This is a new article in a mini-series that started with ‘Old-School’ Merkle Trees Rock and Merkle Trees In Pictures. This one is attempting to show blockchains in pictures. I would also like to thank Ross Pettit and Prasanna Pendse for advice and tweaks for this article :)

Blockchain before the addition of a new entry on the ledger:

Produced by OmniGraffle 7.4.3 2017-09-28 10:33:19 +0000 Canvas 5 Layer 1 most r ecently added


Blockchain after a new entry on the ledger (simple case):

Produced by OmniGraffle 7.4.3 2017-09-28 10:32:46 +0000 Canvas 5 Layer 1 pr eviously the most r ecently added most r ecently added


Not so simple case:

Things get added in fits and starts, though, and entries on the ledger are not as linear as the simple case

Produced by OmniGraffle 7.4.3 2017-09-28 10:35:40 +0000 Canvas 5 Layer 1 pr eviously the most r ecently added most r ecently added


Zoom out a little and it starts to look linear again:

Produced by OmniGraffle 7.4.3 2017-09-28 10:37:44 +0000 Canvas 5 Layer 1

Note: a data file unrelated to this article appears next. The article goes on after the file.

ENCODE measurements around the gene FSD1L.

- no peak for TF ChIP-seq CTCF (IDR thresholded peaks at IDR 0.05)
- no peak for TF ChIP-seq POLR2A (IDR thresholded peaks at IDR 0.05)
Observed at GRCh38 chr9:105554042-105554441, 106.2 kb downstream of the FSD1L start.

Drilling deeper into the hashes:

Imagine a payload ‘A’ was just JSON like { "x": 123, "y": 456 }. And a hashing function h(A) was just shorthand for the SHA1 hash of that: 7f8a375ffad34cc488a7c7892d1a4bb81c653cbe. With some pseudocode we can illustrate what’s happening as things are added to the ledger.

Produced by OmniGraffle 7.4.3 2017-09-28 11:12:04 +0000 Canvas 5 Layer 1 abc = h( ab + h(C)) a = h(A) ledger item B ab = h( a + h(B)) ledger item C ledger item A

At least, that is what the simple case looks like.



Published

September 28th, 2017
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